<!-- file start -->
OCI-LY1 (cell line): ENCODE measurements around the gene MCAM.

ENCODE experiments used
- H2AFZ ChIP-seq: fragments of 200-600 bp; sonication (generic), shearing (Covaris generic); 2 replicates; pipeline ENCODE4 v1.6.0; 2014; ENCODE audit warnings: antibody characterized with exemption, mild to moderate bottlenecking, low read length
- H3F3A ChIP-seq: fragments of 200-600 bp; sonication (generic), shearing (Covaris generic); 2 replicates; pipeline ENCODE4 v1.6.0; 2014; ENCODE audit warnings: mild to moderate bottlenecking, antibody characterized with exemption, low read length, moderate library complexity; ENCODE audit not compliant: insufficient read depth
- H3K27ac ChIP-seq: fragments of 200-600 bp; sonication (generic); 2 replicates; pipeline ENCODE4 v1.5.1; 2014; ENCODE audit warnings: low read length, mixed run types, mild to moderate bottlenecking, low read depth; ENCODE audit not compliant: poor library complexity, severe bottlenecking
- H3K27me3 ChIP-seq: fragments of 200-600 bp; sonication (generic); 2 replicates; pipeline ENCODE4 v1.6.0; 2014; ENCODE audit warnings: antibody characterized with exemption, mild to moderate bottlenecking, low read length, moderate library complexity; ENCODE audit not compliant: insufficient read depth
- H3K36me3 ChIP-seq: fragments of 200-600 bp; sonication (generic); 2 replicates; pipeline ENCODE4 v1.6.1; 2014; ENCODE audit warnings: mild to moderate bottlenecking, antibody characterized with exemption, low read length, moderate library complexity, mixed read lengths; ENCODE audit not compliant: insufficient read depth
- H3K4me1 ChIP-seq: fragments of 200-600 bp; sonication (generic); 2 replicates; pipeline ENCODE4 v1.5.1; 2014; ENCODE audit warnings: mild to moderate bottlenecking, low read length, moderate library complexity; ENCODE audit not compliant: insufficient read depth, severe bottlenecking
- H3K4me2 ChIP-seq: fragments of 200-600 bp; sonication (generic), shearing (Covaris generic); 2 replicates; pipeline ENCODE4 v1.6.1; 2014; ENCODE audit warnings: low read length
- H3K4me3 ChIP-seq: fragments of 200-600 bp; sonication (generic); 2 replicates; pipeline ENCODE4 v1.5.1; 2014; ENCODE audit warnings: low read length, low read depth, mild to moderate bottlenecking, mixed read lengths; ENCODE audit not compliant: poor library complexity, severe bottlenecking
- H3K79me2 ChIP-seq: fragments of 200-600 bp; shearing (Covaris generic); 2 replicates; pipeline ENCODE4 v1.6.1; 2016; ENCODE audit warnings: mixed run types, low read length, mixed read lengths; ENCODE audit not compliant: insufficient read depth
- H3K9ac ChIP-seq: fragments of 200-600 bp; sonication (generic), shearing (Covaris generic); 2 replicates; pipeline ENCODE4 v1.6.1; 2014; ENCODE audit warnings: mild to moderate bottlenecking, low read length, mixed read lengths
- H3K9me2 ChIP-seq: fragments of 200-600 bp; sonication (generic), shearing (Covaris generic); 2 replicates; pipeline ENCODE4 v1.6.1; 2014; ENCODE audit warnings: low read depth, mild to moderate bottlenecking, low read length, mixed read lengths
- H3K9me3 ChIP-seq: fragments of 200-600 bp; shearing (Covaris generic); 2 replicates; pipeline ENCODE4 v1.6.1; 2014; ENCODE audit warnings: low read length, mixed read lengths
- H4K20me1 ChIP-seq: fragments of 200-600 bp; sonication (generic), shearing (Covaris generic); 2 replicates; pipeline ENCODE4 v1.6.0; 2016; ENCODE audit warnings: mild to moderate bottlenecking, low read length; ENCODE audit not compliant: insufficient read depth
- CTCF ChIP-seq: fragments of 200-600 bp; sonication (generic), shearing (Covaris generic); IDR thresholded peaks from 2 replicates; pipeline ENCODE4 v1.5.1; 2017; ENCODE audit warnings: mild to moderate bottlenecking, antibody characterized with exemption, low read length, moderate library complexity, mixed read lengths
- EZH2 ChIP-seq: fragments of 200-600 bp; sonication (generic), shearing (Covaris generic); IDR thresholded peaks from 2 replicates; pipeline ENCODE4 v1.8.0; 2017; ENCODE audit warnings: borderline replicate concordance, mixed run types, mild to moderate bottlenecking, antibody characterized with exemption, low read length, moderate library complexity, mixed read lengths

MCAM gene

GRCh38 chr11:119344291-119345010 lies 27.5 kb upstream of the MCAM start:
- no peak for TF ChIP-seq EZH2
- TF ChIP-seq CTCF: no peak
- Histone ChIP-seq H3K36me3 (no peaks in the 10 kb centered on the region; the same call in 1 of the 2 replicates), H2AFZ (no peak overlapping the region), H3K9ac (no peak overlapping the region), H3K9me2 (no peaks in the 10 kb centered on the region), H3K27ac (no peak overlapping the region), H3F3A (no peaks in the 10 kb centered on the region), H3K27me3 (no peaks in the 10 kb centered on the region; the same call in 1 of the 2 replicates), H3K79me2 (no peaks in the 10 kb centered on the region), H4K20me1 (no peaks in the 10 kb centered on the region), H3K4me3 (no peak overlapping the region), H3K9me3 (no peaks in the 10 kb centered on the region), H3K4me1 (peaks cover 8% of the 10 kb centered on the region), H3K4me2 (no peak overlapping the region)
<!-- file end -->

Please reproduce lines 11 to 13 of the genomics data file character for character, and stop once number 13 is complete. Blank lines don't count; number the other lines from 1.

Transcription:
- H3K79me2 ChIP-seq: fragments of 200-600 bp; shearing (Covaris generic); 2 replicates; pipeline ENCODE4 v1.6.1; 2016; ENCODE audit warnings: mixed run types, low read length, mixed read lengths; ENCODE audit not compliant: insufficient read depth
- H3K9ac ChIP-seq: fragments of 200-600 bp; sonication (generic), shearing (Covaris generic); 2 replicates; pipeline ENCODE4 v1.6.1; 2014; ENCODE audit warnings: mild to moderate bottlenecking, low read length, mixed read lengths
- H3K9me2 ChIP-seq: fragments of 200-600 bp; sonication (generic), shearing (Covaris generic); 2 replicates; pipeline ENCODE4 v1.6.1; 2014; ENCODE audit warnings: low read depth, mild to moderate bottlenecking, low read length, mixed read lengths